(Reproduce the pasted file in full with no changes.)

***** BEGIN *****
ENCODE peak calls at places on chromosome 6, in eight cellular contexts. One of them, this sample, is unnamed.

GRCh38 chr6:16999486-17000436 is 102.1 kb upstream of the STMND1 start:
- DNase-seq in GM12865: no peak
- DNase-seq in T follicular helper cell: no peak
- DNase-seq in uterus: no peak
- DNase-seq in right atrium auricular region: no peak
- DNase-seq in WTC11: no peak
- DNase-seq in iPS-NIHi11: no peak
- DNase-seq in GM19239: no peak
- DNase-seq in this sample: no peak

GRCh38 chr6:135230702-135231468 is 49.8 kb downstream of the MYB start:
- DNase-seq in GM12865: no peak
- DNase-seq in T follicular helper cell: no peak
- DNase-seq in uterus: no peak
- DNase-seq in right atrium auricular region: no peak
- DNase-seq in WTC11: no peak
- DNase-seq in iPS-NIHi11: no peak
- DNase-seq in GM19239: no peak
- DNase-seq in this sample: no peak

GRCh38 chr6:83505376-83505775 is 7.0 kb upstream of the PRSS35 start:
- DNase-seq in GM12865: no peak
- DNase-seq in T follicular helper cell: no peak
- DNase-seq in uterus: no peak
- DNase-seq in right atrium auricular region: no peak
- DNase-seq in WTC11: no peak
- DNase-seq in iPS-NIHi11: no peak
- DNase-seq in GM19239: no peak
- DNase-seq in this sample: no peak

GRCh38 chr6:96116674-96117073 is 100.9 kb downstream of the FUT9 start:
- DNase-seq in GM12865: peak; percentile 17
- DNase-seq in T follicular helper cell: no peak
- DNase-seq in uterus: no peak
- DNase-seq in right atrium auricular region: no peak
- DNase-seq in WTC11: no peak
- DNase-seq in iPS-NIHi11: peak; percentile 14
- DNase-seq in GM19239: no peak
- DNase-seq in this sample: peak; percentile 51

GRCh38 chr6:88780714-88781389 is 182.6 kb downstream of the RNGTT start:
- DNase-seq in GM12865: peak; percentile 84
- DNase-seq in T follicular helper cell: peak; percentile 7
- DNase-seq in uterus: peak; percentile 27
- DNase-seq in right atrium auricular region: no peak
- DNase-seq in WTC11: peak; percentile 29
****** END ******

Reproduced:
ENCODE peak calls at places on chromosome 6, in eight cellular contexts. One of them, this sample, is unnamed.

GRCh38 chr6:16999486-17000436 is 102.1 kb upstream of the STMND1 start:
- DNase-seq in GM12865: no peak
- DNase-seq in T follicular helper cell: no peak
- DNase-seq in uterus: no peak
- DNase-seq in right atrium auricular region: no peak
- DNase-seq in WTC11: no peak
- DNase-seq in iPS-NIHi11: no peak
- DNase-seq in GM19239: no peak
- DNase-seq in this sample: no peak

GRCh38 chr6:135230702-135231468 is 49.8 kb downstream of the MYB start:
- DNase-seq in GM12865: no peak
- DNase-seq in T follicular helper cell: no peak
- DNase-seq in uterus: no peak
- DNase-seq in right atrium auricular region: no peak
- DNase-seq in WTC11: no peak
- DNase-seq in iPS-NIHi11: no peak
- DNase-seq in GM19239: no peak
- DNase-seq in this sample: no peak

GRCh38 chr6:83505376-83505775 is 7.0 kb upstream of the PRSS35 start:
- DNase-seq in GM12865: no peak
- DNase-seq in T follicular helper cell: no peak
- DNase-seq in uterus: no peak
- DNase-seq in right atrium auricular region: no peak
- DNase-seq in WTC11: no peak
- DNase-seq in iPS-NIHi11: no peak
- DNase-seq in GM19239: no peak
- DNase-seq in this sample: no peak

GRCh38 chr6:96116674-96117073 is 100.9 kb downstream of the FUT9 start:
- DNase-seq in GM12865: peak; percentile 17
- DNase-seq in T follicular helper cell: no peak
- DNase-seq in uterus: no peak
- DNase-seq in right atrium auricular region: no peak
- DNase-seq in WTC11: no peak
- DNase-seq in iPS-NIHi11: peak; percentile 14
- DNase-seq in GM19239: no peak
- DNase-seq in this sample: peak; percentile 51

GRCh38 chr6:88780714-88781389 is 182.6 kb downstream of the RNGTT start:
- DNase-seq in GM12865: peak; percentile 84
- DNase-seq in T follicular helper cell: peak; percentile 7
- DNase-seq in uterus: peak; percentile 27
- DNase-seq in right atrium auricular region: no peak
- DNase-seq in WTC11: peak; percentile 29